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Toronto copy shop busted for infringing copyright

A photocopy store popular with students at the University of Toronto was shut down by a copyright enforcement and licensing agency for “illegal photocopying” this month.

Boxes of course packs and textbooks were carted out of Quality Control Copy Centre in downtown Toronto on Oct. 15. The store’s photocopiers and binding equipment soon followed.

“We received tips over the past few years that Quality Control Copy Centre was reproducing full textbooks and course packs without permission. Those are illegal activities under the Copyright Act,”says Savitha Thampi, associate legal counsel with Access Copyright.

But before seizing all the store’s assets, Access Copyright issued several warnings and alternative options for settling the $132,000 judgement that had been levelled against them.

“We did enter into negotiations with Quality Control Copy Centre, and tried different ways to settle through instruction, and through offering licenses,” Thampi says. “In this case, we did need to go to the federal court and we did get the order against (the shop). They were found to be infringing copyright, and even after the order they continued to infringe on copyright.”

Cases like Quality Control Copy Centre are becoming more numerous across the country, says Thampi.

“It does happen, and we are very vigilant in monitoring the activities across Canada.”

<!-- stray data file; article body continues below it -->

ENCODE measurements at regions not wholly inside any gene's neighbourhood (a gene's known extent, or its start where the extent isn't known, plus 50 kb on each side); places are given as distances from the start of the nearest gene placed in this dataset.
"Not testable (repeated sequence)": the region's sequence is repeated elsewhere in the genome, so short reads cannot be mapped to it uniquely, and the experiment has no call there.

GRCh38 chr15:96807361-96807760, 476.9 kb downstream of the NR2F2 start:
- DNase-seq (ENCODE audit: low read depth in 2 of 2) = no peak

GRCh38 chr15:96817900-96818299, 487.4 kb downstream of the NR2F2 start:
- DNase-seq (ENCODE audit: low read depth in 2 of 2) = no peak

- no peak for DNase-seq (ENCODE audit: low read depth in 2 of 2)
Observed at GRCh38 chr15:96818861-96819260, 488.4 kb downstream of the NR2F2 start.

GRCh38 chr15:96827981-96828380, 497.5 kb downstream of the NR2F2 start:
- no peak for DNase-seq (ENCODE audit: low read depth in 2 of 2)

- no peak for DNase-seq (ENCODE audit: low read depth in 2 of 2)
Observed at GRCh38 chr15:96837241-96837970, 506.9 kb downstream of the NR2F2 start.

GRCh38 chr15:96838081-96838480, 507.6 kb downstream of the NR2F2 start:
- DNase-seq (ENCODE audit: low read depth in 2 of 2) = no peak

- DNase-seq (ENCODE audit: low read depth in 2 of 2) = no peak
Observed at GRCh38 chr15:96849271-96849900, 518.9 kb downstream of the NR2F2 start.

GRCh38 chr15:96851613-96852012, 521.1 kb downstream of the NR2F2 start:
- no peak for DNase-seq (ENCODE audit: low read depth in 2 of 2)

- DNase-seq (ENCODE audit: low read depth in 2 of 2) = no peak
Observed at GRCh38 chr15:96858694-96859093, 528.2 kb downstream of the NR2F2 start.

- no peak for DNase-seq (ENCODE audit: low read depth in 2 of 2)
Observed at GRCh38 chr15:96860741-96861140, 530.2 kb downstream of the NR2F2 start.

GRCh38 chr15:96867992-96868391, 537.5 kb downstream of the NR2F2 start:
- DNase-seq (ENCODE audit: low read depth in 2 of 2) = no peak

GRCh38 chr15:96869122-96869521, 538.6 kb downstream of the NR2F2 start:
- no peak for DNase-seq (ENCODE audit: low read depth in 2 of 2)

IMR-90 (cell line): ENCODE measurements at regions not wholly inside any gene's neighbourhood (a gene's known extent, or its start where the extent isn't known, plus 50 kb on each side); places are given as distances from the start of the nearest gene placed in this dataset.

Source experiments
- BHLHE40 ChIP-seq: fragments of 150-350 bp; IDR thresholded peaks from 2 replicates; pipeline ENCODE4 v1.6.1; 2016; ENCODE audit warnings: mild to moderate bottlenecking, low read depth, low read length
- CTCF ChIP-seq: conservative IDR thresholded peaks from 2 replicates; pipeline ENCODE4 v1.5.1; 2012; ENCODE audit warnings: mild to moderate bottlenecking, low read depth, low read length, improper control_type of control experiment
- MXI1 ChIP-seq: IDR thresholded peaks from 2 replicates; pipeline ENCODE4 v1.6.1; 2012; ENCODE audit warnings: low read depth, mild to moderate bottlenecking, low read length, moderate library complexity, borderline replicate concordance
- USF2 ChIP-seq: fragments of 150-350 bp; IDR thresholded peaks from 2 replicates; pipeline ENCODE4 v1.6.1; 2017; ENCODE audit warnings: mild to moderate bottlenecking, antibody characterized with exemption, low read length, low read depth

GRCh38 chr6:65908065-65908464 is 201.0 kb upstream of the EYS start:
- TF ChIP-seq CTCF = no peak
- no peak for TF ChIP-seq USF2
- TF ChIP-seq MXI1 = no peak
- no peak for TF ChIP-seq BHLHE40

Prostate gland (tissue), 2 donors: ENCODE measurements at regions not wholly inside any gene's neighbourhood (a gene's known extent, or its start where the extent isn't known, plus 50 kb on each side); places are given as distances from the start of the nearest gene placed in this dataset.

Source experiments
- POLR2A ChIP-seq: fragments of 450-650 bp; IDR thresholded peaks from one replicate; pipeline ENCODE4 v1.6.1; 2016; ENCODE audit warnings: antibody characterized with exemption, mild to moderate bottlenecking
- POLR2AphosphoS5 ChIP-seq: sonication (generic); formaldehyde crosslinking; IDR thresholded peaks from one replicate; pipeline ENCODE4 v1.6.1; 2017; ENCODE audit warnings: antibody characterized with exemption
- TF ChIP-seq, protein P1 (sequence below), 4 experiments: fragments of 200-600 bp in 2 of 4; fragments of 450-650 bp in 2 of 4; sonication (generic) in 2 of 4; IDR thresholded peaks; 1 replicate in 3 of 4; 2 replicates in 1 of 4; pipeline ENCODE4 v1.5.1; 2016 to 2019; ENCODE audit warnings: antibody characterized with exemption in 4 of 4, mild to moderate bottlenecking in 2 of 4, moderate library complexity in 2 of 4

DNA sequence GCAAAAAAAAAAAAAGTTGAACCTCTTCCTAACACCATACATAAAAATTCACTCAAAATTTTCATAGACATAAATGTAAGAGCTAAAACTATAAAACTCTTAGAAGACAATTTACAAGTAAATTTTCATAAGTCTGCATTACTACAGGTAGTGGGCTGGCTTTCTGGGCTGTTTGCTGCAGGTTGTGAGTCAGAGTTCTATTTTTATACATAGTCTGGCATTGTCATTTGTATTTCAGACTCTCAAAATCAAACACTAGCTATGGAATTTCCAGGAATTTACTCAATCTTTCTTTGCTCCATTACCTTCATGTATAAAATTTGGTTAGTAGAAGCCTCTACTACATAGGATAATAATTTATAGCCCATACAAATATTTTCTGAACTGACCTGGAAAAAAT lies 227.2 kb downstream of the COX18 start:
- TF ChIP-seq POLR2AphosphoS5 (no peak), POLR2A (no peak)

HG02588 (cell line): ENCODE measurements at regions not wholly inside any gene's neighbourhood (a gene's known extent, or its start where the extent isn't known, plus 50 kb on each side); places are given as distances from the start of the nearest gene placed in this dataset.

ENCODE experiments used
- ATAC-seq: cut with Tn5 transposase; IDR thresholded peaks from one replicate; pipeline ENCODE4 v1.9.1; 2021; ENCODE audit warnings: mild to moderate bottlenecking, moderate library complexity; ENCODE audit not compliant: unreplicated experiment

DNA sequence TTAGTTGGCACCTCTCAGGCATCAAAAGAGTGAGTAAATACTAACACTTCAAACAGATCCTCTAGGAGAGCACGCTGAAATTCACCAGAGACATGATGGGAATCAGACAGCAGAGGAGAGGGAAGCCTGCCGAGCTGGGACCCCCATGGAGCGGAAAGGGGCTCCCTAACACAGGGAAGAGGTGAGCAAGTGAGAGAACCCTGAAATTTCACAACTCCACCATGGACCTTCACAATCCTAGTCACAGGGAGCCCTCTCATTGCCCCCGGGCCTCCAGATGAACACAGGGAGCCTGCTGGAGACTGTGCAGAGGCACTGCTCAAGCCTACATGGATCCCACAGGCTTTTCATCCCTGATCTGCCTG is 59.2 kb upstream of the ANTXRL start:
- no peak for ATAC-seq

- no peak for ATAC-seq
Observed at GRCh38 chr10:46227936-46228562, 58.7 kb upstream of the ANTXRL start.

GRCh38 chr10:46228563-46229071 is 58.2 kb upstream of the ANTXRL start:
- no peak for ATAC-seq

Teresa Scassa, a law professor at the University of Ottawa, believes professors sometimes contribute to copyright infringement more than students, a notion that seems to go against common sense.

“You often see professors who have been involved in trying to help their students get around the high costs of materials,” says Scassa.

“The professors will put together course packs and instead of going through the license regime that they have at their own university, they’ll make the course pack available at a copy centre where they don’t have to pay the fees.”

“Cost is really the issue,” she says. “Professors feel that these materials are too expensive, the cost of materials is too high. Students need a break, and in this case the break comes at the expense of the copyright owners.”

Tanya, a B.C. student who did not want her last name used – said some of her professors advocate cutting costs by sharing and photocopying each others’ course packs.

While students try to find a break wherever they can, either by reselling their books on their own, frequenting copy shops like Quality Control Copy Centre, or sharing materials with friends. It is their education that often suffers as they circumvent the law.

“My education is definitely affected,” Tanya says. “It’s very sad and extremely unfortunate when I have to forego buying textbooks because they’re not in my budget and I simply can’t afford them. I don’t get the readings done and can’t always participate in class discussion.”

But there is a solution, if professors are willing to use it.

According to Scassa, professors and academics can take more control over their own copyright through venues such as Open Access, an international movement that encourages the unrestricted sharing of academic works.

“More and more academics are looking for Open Access journals where, as part of the publication, the work is made available to anyone who wants to read it, or copy it, or download it. It’s licensed for those kind of reproductions,” says Scassa.

“It’s not all an issue with copyright law, a large part is academics not thinking hard enough about how they want their work to be disseminated.”

Putting restrictions and conditions on their publications, like allowing it to reproduced in course packs at no extra cost, could go a long way to solving these issues, she says.


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